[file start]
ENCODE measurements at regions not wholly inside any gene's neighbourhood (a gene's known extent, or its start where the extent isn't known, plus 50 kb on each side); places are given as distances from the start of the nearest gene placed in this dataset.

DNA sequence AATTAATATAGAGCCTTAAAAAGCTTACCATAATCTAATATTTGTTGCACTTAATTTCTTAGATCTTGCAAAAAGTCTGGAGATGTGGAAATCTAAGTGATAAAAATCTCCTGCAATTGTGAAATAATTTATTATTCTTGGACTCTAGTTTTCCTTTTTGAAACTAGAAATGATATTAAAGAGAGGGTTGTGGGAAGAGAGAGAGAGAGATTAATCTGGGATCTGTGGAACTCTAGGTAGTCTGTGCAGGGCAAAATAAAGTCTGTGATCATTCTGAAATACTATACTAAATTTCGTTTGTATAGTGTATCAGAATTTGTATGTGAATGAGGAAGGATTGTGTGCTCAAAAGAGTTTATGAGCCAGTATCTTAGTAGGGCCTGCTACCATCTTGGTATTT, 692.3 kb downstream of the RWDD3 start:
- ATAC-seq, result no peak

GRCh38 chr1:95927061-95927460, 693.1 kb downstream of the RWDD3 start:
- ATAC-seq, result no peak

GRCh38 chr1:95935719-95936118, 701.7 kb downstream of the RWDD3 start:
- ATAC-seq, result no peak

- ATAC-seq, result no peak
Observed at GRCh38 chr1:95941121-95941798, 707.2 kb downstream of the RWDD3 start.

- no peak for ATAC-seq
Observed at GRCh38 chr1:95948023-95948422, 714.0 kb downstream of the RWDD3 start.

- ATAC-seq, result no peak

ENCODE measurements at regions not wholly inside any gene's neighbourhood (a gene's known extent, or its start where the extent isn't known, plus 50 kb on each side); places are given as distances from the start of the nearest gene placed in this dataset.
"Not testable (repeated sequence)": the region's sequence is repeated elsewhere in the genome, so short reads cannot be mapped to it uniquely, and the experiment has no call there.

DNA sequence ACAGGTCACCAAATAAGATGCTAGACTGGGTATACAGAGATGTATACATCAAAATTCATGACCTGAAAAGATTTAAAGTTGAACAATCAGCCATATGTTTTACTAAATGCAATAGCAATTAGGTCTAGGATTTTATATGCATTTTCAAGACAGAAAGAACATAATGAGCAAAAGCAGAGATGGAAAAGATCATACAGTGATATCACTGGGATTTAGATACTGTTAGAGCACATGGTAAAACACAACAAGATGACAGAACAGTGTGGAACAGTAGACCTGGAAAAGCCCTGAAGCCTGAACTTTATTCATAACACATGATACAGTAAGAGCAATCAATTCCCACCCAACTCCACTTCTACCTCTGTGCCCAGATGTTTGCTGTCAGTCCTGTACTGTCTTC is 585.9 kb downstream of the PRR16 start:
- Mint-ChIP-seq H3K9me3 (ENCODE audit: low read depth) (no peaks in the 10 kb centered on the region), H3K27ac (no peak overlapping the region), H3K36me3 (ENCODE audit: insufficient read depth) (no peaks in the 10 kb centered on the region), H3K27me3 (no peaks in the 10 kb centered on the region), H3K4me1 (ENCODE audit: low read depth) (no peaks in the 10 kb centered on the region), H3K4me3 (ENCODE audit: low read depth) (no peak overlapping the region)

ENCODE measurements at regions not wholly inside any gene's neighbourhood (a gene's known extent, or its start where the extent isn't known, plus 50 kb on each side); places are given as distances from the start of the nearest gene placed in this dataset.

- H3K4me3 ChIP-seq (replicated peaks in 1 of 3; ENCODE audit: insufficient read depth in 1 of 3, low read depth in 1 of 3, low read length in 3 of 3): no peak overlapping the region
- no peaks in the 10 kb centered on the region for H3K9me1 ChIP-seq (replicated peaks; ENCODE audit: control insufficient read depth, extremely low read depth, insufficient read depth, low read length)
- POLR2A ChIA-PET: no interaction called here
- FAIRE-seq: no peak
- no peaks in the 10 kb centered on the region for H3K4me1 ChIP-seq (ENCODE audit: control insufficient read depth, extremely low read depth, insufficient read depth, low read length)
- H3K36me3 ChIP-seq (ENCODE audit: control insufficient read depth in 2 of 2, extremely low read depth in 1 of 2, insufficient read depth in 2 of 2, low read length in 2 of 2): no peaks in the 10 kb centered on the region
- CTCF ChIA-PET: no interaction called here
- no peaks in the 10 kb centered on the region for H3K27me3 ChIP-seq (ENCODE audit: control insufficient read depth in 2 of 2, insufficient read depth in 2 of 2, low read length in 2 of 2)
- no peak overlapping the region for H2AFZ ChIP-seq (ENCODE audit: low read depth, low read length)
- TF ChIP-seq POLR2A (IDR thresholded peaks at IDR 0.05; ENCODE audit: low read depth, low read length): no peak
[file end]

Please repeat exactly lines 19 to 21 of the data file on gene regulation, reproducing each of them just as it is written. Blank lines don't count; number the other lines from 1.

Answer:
- no peaks in the 10 kb centered on the region for H3K9me1 ChIP-seq (replicated peaks; ENCODE audit: control insufficient read depth, extremely low read depth, insufficient read depth, low read length)
- POLR2A ChIA-PET: no interaction called here
- FAIRE-seq: no peak